We have week 2 of our sabbatical under the belts. We are still in England. I agree with Liv’s observation that so far the sabbatical is mostly like any other family vacation. We are with friends, there is no home work and we are sightseeing. We will report on England in more detail once we are back in The Netherlands. However, there are some small differences as we are slowly getting ready to transition from vacationers to nomads.
It is amazing how far removed we are from our life in the United States after just two weeks. No epiphanies have happened, but our priorities shifted quickly. For example, when I left my job three weeks ago, I offered that I would continue to help promote a book that I have coming out at the end of August. When you spend your entire day with your children, and use the evenings to prepare the next day’s activities, there is little adult time (or motivation) to focus on such work projects. Perhaps things will get better once we settle into a routine and stay put in one place for a little longer. I still care about this book, just in a different way.
Traveling through this no mans’ land that lies in between our daily lives and our future sabbatical allows me to articulate my personal goals for this year more clearly. I know I want to spend time with loved ones and optimize our family’s happiness units, and above all we want to just BE together and learn together while traveling the world. However, since I am not sure I will take a year off from work any time soon again, I want to also use this once-in-a-lifetime opportunity for nothing less than a personal transformation.
Travel Misfortune in England
By way of introduction, let me tell you about one of our travel misfortunes from the past week. The first day we arrived in our Cotswold cottage the children got up early and came to our room to ask for the key to play outside. Since it was not yet seven o’clock in the morning, my husband and I readily agreed hoping for another hour or two of sleep. We should have known better. By the time we got up at eight thirty, we discovered that our eight year old and his friend had played a game of ‘mining’ rocks from a hundred years old wall near the cottage. The wall now has gaping holes. My first, pessimist, reaction: “What were you thinking? This could cost thousands of dollars to repair. The owner will write a bad review on VRBO and we will not be able to rent other apartments for the rest of our trip.” My husband (he is the optimist) said: “Maybe the wall was already broken. The owner could have already scheduled a repair. Let’s just call him and see.” And my daughter added: “Or we could just get an account on AirBnB.” We have notified the owner, but not heard back yet. Whatever the reality, you see the different viewpoints in our family and I don’t like always being the stressed-out one.
If you want to read how this story ends, read here.
Hence, the most important goal I have set for myself this year is that I want to become (more of) an optimist. I would love to be more resilient, more light-hearted and just see the glass half-full more often. Unfortunately, I was born a pessimist (or a realist at best). It is not easy to change something as fundamental as your outlook on life, but I am convinced it is possible. If I succeed, it will be powerful example for my kids. I would like them to know that whatever they dislike about themselves, a lack of talent for math, a tendency to lose their temper or an anxiety or fear of something, they have the power to overcome and change. I am also hoping I can discover and teach my kids important life skills along the way. Of course being more optimistic will also increase my personal happiness and hopefully that of the people around me.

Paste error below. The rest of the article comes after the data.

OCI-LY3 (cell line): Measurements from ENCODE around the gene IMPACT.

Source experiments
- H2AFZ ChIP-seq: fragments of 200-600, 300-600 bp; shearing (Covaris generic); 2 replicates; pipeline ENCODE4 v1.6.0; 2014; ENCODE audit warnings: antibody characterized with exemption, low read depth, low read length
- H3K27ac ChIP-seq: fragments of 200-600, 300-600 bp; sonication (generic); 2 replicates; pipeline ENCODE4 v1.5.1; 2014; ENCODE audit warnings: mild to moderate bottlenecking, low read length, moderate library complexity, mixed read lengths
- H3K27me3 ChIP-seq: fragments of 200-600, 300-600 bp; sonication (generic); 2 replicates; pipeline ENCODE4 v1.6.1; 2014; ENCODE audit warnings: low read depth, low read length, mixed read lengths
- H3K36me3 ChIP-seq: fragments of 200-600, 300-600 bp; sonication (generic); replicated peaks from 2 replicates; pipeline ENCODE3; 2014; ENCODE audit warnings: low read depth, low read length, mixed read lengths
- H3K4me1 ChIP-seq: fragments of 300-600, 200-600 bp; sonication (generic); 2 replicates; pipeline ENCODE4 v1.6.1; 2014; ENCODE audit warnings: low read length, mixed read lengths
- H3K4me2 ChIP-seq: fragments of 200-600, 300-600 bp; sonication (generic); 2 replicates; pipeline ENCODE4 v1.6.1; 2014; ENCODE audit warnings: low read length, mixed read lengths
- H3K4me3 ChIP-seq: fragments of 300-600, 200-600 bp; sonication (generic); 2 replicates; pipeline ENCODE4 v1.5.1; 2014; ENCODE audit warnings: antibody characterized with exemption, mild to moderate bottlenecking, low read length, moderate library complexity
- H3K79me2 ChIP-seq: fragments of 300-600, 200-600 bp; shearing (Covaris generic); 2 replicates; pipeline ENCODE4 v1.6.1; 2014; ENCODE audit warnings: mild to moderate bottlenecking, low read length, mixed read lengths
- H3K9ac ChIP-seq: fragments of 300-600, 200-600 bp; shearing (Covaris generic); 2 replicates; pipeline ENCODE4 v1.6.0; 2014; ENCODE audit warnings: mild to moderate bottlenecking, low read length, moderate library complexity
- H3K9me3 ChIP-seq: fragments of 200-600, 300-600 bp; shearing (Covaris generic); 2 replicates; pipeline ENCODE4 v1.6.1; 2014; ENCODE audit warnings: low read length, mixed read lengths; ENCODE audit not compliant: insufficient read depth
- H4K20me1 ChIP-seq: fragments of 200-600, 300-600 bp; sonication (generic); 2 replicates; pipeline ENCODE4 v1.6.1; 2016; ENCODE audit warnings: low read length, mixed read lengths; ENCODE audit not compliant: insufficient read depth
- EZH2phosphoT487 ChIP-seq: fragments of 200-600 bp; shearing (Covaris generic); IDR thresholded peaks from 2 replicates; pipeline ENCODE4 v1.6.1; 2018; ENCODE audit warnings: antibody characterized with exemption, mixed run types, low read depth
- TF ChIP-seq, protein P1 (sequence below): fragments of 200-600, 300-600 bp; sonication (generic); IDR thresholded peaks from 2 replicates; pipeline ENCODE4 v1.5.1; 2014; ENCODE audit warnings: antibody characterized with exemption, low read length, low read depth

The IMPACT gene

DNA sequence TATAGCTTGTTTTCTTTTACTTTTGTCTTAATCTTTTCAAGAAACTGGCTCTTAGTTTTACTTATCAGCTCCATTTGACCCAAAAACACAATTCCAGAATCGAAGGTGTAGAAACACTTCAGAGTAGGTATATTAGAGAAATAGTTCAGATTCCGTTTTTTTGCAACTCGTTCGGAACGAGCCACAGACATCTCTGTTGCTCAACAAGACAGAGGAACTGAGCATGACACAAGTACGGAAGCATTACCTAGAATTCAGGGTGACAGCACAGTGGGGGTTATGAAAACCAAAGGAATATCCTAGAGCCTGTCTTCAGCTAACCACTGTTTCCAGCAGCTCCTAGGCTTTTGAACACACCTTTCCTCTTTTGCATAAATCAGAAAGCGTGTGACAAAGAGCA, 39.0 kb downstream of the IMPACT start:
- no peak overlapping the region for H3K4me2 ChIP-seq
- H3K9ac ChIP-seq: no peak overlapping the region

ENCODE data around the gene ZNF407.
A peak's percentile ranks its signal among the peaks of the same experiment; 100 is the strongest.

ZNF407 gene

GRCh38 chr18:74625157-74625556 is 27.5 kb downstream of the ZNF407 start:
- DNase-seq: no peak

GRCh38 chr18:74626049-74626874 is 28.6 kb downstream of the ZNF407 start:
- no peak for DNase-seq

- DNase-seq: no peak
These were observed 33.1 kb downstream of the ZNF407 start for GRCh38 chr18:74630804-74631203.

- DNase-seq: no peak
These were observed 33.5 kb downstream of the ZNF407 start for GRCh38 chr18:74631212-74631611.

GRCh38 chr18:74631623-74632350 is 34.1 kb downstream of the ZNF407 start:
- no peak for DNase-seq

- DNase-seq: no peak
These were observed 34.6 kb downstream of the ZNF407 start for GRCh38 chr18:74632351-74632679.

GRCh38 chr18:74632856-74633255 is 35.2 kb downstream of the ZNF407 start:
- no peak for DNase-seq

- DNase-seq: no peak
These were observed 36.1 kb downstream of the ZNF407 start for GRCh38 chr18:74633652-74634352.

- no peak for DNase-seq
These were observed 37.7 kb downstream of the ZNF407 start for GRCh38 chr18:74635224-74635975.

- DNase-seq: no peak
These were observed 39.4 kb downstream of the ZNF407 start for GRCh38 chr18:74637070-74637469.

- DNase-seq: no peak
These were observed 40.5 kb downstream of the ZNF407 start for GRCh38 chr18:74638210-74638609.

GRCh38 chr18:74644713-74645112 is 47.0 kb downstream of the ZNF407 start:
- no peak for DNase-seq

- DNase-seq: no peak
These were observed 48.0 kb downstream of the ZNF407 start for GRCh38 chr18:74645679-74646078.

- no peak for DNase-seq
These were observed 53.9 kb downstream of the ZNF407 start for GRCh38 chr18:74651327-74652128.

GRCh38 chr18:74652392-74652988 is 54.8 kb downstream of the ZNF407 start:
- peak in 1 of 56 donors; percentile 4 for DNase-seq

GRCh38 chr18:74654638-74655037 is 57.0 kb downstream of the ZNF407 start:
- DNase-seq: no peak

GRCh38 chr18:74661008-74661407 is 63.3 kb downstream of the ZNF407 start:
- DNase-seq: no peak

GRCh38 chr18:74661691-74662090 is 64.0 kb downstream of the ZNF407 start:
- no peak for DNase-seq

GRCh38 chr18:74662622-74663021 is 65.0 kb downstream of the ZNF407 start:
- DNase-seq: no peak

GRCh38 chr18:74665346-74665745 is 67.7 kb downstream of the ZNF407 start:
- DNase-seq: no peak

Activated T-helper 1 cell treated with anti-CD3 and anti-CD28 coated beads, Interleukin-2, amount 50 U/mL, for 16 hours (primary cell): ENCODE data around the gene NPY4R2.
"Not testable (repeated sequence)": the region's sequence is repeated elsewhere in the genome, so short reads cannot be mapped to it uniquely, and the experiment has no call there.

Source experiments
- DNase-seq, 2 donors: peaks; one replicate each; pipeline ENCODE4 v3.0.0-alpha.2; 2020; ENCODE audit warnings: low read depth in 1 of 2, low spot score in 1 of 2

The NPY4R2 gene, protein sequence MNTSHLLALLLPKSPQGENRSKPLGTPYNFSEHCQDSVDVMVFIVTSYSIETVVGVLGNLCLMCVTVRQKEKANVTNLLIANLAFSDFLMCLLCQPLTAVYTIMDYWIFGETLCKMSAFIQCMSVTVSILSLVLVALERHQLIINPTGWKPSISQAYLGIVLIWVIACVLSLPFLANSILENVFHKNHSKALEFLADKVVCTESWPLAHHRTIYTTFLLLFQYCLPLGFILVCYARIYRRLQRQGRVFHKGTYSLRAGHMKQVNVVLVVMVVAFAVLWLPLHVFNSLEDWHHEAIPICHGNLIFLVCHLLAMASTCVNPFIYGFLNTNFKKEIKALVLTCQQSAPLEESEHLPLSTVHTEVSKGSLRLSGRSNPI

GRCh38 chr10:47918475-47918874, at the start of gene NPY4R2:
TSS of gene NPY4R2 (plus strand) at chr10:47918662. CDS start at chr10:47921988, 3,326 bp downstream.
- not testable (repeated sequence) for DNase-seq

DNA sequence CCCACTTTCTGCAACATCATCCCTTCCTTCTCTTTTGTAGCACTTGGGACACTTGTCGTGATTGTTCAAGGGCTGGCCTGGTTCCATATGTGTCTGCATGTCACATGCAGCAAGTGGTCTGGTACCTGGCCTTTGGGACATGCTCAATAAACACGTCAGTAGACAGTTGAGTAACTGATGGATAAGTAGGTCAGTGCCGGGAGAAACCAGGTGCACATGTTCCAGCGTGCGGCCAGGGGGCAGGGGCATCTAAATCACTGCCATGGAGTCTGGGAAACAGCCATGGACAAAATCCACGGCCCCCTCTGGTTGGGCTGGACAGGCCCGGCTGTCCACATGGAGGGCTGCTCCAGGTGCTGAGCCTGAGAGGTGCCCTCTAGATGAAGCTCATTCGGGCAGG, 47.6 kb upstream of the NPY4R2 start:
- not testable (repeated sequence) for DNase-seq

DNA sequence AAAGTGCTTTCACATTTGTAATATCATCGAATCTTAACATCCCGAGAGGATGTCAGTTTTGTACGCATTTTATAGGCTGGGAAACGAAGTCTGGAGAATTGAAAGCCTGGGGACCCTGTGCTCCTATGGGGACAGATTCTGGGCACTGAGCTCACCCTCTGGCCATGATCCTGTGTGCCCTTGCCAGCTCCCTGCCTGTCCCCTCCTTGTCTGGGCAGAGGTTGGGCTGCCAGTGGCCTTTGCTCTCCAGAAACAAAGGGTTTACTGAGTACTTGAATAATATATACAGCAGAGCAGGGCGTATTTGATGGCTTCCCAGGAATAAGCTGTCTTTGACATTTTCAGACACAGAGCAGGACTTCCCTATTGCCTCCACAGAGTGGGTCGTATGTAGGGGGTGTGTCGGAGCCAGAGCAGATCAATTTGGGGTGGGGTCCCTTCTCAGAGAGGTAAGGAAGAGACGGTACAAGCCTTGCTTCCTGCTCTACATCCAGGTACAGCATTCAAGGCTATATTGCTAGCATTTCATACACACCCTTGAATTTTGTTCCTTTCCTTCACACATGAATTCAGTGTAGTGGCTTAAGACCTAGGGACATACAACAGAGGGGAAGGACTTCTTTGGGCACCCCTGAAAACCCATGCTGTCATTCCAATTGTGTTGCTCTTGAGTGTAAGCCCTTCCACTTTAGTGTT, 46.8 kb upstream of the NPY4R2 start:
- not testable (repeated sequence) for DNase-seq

A second experiment this year is to continue a search for meaning, for my personal passion in life. I have had a very fulfilling career to date, which has given me many unique opportunities including working on five continents, finding my husband (an Israeli I met in a bar in Tokyo) and becoming a United States citizen. However, I have not yet found my calling in life. From everything I have read on the topic, many psychologists recommend to go back to your roots, to the hobbies and interests you had as a teen or young adult. When I was young, I wanted to be a journalist. Writing this blog in itself is going back to my early interest in writing. Even if it isn’t as a career, I want to read more, improve my English vocabulary (not my native tongue) and to learn to write better. My daughter has very similar interests, and she already reads a lot more than I ever have so I hope it will make for a fun mother-daughter quest. So far, so good. The photos in this post were taken in the library of an old English estate we visited, where Liv and I each picked our favorite book quote.
We have planned the destinations of our world trip about six months in advance, and are planning to re-evaluate and re-plan the second half of the year based on the lessons learnt in the first half. I will attempt to break down my transformational goals for the next six months as well. Even then, as is the case for our travel plans, I am sure I will learn a lot along the way and adjust the plan accordingly.
Here’s what it looks like so far:
Optimism: exercise & eat healthy
Writing: start a blog
Countries: The Netherlands, England
Optimism: use a glass-half-full chart
Writing: read a lot (use ‘Notice & Note’)
Countries: The Netherlands, Denmark
Optimism: learn to meditate
Writing: actively improve vocabulary
Countries: The Netherlands, Check Republic
Optimism: the growth mindset
Writing: read a book on writing
Countries: China, Japan
Optimism: study & practice resiliency
Writing: do formal writing exercises
Optimism: spend more time in nature
Writing: write a short story
Of course I also asked my optimist husband about his goals for the year ..
What do you think he said?
He just shrugged and replied: “Do we need any?”